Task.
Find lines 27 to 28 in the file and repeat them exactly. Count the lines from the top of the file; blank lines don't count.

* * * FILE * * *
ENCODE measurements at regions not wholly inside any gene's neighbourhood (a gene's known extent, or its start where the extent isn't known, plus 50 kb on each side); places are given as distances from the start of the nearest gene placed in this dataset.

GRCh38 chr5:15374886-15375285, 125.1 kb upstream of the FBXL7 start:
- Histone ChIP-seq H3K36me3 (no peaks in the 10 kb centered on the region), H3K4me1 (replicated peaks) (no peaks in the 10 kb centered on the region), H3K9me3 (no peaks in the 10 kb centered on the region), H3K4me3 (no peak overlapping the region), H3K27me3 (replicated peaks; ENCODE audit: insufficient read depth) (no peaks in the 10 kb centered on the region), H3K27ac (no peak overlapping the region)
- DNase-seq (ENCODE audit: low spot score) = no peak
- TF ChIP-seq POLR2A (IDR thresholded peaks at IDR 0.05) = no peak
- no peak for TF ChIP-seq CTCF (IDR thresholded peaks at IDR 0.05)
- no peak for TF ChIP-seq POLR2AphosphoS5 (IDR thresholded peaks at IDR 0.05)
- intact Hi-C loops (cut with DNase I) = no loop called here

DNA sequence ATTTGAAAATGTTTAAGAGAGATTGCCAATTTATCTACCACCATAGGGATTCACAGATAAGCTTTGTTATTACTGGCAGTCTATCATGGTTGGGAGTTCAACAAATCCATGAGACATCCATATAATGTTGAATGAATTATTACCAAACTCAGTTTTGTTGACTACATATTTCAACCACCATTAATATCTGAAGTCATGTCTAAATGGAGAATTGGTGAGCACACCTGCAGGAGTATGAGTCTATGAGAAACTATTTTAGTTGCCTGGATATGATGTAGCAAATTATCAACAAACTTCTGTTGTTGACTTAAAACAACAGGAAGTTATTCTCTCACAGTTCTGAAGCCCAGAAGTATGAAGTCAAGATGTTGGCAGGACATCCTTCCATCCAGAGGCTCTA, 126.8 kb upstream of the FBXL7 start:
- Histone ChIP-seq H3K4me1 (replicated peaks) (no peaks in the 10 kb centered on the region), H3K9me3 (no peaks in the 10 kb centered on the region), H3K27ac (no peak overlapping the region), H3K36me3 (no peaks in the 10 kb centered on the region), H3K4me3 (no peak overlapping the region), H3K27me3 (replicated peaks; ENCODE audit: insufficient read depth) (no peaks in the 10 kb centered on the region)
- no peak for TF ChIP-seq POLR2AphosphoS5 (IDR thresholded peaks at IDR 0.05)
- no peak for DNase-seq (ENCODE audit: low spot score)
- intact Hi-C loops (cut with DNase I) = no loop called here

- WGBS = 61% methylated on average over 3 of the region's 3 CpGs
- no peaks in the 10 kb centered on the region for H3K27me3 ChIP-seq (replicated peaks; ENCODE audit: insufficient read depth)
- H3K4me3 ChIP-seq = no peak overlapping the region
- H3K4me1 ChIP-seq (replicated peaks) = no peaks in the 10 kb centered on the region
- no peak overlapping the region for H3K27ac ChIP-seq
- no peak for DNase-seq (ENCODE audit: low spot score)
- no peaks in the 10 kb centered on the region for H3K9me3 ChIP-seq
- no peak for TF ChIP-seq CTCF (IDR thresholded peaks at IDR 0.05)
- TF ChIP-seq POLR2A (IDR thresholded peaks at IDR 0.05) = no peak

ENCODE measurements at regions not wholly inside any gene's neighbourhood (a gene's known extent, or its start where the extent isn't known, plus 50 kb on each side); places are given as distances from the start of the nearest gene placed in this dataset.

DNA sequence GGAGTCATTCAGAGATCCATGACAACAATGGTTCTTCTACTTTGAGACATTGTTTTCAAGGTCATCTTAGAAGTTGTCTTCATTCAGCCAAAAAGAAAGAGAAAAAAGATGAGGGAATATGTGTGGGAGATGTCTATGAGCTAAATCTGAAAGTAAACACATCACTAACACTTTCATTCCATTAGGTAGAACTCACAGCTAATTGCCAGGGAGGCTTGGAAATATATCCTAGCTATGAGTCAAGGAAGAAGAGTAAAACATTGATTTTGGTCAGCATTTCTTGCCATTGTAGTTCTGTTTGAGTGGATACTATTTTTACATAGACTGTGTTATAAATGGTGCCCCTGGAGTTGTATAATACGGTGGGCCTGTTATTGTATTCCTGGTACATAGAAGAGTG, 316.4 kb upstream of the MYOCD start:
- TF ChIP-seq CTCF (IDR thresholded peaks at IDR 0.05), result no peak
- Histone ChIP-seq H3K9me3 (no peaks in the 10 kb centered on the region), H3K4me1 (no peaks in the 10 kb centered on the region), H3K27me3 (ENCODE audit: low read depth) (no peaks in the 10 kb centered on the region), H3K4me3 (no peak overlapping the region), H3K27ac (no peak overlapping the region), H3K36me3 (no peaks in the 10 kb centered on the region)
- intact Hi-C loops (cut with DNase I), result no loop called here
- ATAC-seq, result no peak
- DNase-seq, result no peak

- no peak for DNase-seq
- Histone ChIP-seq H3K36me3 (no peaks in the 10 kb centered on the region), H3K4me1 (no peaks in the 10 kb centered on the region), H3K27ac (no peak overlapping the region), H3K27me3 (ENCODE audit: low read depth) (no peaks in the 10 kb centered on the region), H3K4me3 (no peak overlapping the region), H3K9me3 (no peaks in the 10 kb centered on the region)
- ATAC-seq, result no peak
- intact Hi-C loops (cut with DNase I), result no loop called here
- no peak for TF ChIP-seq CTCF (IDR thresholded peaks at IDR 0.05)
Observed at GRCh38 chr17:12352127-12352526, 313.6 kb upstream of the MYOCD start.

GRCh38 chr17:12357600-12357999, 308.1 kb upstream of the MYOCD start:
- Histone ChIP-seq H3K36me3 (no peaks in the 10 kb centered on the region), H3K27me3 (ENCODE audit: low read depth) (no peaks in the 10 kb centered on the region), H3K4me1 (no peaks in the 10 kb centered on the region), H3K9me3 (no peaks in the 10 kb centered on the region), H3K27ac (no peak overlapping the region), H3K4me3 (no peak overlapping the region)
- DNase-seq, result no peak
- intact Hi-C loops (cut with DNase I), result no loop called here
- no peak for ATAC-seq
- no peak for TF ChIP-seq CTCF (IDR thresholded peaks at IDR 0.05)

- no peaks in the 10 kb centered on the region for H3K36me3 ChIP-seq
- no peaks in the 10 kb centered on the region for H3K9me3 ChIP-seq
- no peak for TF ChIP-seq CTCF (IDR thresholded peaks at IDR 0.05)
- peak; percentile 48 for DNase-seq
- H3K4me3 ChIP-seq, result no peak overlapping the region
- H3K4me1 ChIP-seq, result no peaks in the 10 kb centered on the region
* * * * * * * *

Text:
- intact Hi-C loops (cut with DNase I), result no loop called here
- ATAC-seq, result no peak